OPAC search cloud and failed searches

Seeing as I’ve got my head in the clouds at the moment, here’s one showing the most popular keyword search words used on our OPAC during the last 6 months…
opacsearches
www.daveyp.com/blog/stuff/opacsearches.html
To be honest, there aren’t too many surprises in there — students studying business & law and the health sciences are the heaviest users of the library.
Unlike Yahoo, not a single person has done a search for “Britney” on our OPAC in the last 6 months …and “yes”, you would get a relevant hit if you did ๐Ÿ˜‰
I’ve also separated out words that appear in failed keyword searches (i.e. they produced no hits) and removed those which did appear in other successful searches — this gives a list of keywords that probably don’t match anything on the catalogue:

  1. newspapermen (96)
  2. socail (90)
  3. buisness (84)
  4. brantingham (74)
  5. renew (74)
  6. metalib (73)
  7. reserach (72)
  8. mortor (67)
  9. vehclos (66)
  10. gieber (63)
  11. thoery (63)
  12. writting (62)
  13. psycology (59)
  14. contempory (58)
  15. donky (51)
  16. facism (47)
  17. reserch (46)
  18. reasearch (39)
  19. ans (38)
  20. hypodermic (38)
  21. ielts (38)
  22. televison (38)
  23. estimation (37)
  24. priciples (36)
  25. superficial (36)
  26. immanual (35)
  27. infomation (34)
  28. ligament (34)
  29. tuberclosis (34)
  30. centuary (33)
  31. resourse (33)
  32. topshop (33)
  33. treetment (33)
  34. devlopment (32)
  35. petherick (32)
  36. proffesional (32)
  37. quantitive (32)
  38. stamps (32)
  39. theorys (32)
  40. enviromental (31)
  41. pschology (31)
  42. statistic (31)
  43. syringe (31)
  44. hanbook (30)
  45. simnet (30)
  46. stratergy (30)
  47. intoduction (29)
  48. pestel (29)
  49. physio (29)
  50. pratice (29)

The words in bold are valid spellings (according to Microsoft Word) and the figure in brackets is the number of separate searches that contained the word.
Compared to the cloud, this is much more interesting…
1) many of them are simple typos — another good reason to add a spellchecker to your OPAC if you haven’t got one!
2) the fifth most common word is “renew” — are our users trying to renew their books by typing the word into the OPAC, or are they expecting the OPAC to work like a search engine and return something like “How to renew your books” as the first result?
3) the sixth most common word is “metalib” — it looks like a lot of people are trying to find help on using MetaLib in the OPAC… maybe we should create a dummy catalogue record that contains 856 links to MetaLib and our Electronic Resources Wiki?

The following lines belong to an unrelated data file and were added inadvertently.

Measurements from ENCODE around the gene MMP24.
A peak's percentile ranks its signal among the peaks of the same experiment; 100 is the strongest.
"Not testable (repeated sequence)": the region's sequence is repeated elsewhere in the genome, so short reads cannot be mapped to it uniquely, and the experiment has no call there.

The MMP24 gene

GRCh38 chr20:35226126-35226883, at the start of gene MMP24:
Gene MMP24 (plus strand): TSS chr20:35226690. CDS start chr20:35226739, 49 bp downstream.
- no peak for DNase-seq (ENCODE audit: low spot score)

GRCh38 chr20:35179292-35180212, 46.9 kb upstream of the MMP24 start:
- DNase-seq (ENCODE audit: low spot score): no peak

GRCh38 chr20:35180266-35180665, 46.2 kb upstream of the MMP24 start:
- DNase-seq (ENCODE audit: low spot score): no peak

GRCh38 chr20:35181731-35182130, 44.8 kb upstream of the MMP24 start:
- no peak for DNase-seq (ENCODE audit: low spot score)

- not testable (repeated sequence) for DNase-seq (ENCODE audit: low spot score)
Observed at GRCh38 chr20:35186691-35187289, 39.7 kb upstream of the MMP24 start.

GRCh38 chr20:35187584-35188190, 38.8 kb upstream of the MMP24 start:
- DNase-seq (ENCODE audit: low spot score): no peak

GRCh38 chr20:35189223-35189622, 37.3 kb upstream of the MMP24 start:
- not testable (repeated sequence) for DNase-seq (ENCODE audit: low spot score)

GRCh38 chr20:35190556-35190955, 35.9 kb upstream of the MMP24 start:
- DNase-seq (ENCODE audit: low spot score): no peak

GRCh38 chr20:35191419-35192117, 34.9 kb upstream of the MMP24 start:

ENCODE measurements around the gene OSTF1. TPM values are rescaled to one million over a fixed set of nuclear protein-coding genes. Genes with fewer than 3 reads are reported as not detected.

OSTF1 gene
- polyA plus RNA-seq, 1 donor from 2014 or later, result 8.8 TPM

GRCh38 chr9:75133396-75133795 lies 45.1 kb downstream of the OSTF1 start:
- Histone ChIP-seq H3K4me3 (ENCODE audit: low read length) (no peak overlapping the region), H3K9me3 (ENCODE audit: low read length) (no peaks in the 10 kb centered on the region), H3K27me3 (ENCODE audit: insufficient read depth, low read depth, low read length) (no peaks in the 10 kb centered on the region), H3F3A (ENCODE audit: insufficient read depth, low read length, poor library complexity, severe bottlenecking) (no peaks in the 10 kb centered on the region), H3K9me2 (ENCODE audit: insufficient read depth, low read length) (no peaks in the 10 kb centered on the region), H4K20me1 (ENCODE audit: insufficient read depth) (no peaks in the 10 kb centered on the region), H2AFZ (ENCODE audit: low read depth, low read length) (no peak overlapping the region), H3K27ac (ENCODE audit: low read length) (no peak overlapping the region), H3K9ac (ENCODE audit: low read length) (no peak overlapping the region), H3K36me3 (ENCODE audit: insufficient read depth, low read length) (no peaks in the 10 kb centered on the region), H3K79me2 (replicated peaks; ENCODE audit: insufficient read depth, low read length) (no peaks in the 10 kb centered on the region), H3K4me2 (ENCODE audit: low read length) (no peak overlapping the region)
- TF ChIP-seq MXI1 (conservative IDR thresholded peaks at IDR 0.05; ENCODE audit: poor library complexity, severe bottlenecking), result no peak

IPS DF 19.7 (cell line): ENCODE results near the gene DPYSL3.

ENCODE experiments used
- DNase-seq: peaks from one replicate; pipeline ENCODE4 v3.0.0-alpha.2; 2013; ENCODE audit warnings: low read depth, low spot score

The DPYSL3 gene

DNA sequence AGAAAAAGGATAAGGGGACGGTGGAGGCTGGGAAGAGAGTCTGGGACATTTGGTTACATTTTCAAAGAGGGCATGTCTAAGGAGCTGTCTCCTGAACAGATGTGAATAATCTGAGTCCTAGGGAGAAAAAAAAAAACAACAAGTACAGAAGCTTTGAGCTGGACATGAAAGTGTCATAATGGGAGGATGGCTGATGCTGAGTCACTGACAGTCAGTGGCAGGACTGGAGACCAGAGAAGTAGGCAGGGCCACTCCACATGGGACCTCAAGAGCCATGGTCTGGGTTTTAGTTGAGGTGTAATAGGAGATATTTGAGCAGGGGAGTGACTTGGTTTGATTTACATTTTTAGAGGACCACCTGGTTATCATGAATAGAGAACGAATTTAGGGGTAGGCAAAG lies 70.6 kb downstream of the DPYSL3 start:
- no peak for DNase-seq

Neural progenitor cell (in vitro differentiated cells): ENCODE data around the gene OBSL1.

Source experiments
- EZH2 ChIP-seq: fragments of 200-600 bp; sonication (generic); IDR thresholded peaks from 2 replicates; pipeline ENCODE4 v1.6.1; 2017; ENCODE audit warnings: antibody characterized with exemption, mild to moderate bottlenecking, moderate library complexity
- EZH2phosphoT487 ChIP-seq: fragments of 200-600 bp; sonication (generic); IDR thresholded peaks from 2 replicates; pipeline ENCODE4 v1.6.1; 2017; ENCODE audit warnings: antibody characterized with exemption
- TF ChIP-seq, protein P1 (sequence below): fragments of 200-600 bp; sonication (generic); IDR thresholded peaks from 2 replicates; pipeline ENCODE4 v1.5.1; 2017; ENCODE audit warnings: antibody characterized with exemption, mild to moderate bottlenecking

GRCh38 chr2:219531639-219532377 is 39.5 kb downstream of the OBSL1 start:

4) “mortor” is an oddity in the list… but the entry for “pestel” near the end makes me wonder if people were searching for “mortar and pestle”?
Outside of the top 50, there are some other interesting failed keywords (with links to Wikipedia or other sites when relevant):

6 thoughts on “OPAC search cloud and failed searches”

  1. this is fascinating reading Dave,
    I think theres more credit due, students want command line interfaces ‘renew /all’
    ๐Ÿ™‚
    heh @ asbo and chav, I like the way youv’e provided wikipedia links for your international readership

  2. Nice, Dave! If I’d been keeping up with my reader, I would’ve read this before I posted! ๐Ÿ™‚
    I didn’t go so far as to weed out searches that yield no result, though that’s not a bad idea at all. What I have found, however, is that even the “bottom” of the top 500-1000 searches still has a count of 40-50 which seems to leave the no-result searches in the dust.

  3. I LOVE seeing the failed searches. Well, I don’t really – because it means we’ve failed users somehow – but it gives us such great information on how to correct what we’re doing. (In an ideal world, anyway).
    I looked carefully at 1-only searches done in our database locator and found things like: lexus nexus … infotrack … hamlet insane … adopted children of same sex couples …
    โ€œwhy doesnโ€™t the us have a eurpean-style welfate state?โ€
    … where the RIGHT answer is *only* names of databases that are spelled correctly, like LexisNexis (with proper punctuation, too) and PsycINFO.
    We used the logs to guide in the redesign of the database locator. This stuff is sooo interesting!

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